“Petard: A Tale of Just Deserts” by Cory Doctorow (Twelve Tomorrows)
“Collateral” by Peter Watts (Upgraded)

Thing One and Thing Two









Time for another update, since things have happened. Things don’t always happen, you know. It’s that whole “Feast or Famine” situation I’ve mentioned before. Most days the only update would be, “Wrote XXXX number of words today. Can’t think straight. It all looks like garbage right now.” I mean, can you imagine 360 blog posts exactly like that, with maybe five about something else? No one would read that. Heck, *I* wouldn’t read that.

Ahem. Getting off course a little bit. The things: First of all Rich Horton has picked up “The Manor of Lost Time” from Beneath Ceaseless Skies #150 for his Year’s Best Science Fiction & Fantasy 2015. This will be the first time I’ve had work in one of Rich’s YBs, so I’m pleased.

The other thing goes a little beyond a reprint fee and an ego boost: Both books in the Yamada Monogatari series, Demon Hunter and To Break the Demon Gate are “Out of Stock.” Now, this does not mean that there are none left. Amazon and B&N still have a few of Demon Hunter and a few more of To Break the Demon Gate, but the book’s distributor does not have any more. Which means that the distributor cannot fulfill new orders and there is a backlog of orders waiting, especially with the second book. As a result, TBTDG is going back to press for an extra 1500 copies, which brings the total run up to 4500. Bear in mind, Prime Books is a relatively small publisher, so this is a big deal. It’s even possible that DH will get a reprint as well, though that has not been determined.

Now it’s likely that the next in the series, The War God’s Son, will get a larger initial run. I’m happy, the publisher is happy (astonished, but happy), though with larger runs comes larger expectations. We’ll see how it goes, but for now at least it’s a Good Thing.

Getting It — And no, Not That “It”

I got a good review not too long ago that made me very happy. Those who recall any previous rants on this subject may be right to wonder why I’m in such a good mood after a thing so inconsequential in the Great Scheme of Things as a favorable review. “We don’t need no steenkin’ validation” and like that, and aren’t I being just a tad hypocritical?

First, my answer is the same as Emerson’s, namely: “A foolish consistency is the hobgoblin of little minds,” so get over it. Second, I’m not actually talking validation here, or at least not of the stroke kind. Human nature naturally prefers praise but whether the review was a praise or a pan really is beside the point. The reason I’m feeling all chuffed and preening is that the reviewer understood what I was doing.

That is a lot rarer than it should be. Fess up time: haven’t you ever finished a review, good or bad, and wondered just what bloody story they were reading, cause it sure as hell wasn’t the one you wrote? Happens to me all the time. Of the current crop of reviewers, Rich Horton and Lois Tilton are seldom guilty of this, but they’re the exceptions, not the rule.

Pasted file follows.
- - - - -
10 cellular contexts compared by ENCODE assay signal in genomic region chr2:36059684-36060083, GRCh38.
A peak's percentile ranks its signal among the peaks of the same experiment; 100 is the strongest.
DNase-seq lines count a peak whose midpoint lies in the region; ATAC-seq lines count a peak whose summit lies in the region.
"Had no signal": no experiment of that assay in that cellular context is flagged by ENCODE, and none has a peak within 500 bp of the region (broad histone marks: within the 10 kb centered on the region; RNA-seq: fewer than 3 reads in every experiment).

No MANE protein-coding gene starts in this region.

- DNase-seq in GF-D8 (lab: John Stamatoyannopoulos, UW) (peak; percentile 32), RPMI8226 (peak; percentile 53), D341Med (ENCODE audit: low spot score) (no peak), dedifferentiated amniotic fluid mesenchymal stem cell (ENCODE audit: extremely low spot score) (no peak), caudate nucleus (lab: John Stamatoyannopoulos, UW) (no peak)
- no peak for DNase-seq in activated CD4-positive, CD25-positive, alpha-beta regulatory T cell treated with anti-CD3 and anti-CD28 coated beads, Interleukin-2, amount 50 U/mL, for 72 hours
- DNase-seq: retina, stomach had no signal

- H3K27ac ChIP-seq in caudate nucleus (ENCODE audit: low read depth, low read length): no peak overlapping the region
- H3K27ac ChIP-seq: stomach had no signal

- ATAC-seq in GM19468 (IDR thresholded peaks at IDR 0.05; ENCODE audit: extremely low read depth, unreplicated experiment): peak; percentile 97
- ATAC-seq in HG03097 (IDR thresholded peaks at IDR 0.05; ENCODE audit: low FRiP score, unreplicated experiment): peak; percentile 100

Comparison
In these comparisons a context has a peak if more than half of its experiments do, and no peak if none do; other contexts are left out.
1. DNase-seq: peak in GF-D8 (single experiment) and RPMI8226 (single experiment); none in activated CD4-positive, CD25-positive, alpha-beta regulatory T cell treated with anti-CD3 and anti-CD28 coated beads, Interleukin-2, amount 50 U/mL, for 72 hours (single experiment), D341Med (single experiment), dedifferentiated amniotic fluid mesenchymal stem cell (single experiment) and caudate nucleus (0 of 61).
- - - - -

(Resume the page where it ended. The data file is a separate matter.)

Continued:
I’m not going to repeat the “rose petals into the Grand Canyon” analogy. Too tired and obvious. Still, you other writers out there know it’s true. Few things will grind your soul more than realizing that the people who, at least in theory, are your intended readership simply cannot parse your work. “Moon Viewing at Shijo Bridge” is, in my not so humble opinion, one of the best stories I’ve ever done, and yet the early reader reaction wasn’t much better than a sort of vague puzzlement, and a great deal of: “but I figured out the ending!” Which I never did figure out the polite response to, though the appropriate response was “Then you were paying attention and have decent reading comprehension skills. Congrats.”

Yeah, yeah. He got a good review and he’s a happy guy. So what and why should we care? Why? Because reader reaction — and a reviewer is above all a reader — is one more bit of information that helps us judge whether we accomplished what we set out to do in any given story. While praise is always nice enough, if a reviewer pans OR praises a story of yours in terms that prove he or she didn’t have the vaguest clue what it was about, exactly how inclined are you to pay attention? You may allow yourself a few minutes of annoyed or bemused bafflement at why they could not see what was plainly there, but probably not much more than that. Now, what about a review that is clearly a pan but nevertheless explains the story’s shortcomings in terms that make sense to you? Was your narrative a little unfocused? Did you really indulge in a fun little digression that undercut your theme? Are they right? You can say they’re being too picky if you want, but deep down you know that, in fact, they are right. Chances are you knew the flaws were there and just didn’t want to see them, or knew something wasn’t quite right but couldn’t quite pin it down. When those flaws are exposed to you by someone who understands what the story is about, by someone who reads carefully, knows what the story was attempting and points out where it fails, the chances are much greater that you’re going to learn something you need to know. Such pans are worth reading and such praise is worth enjoying.

The rest is just so much noise.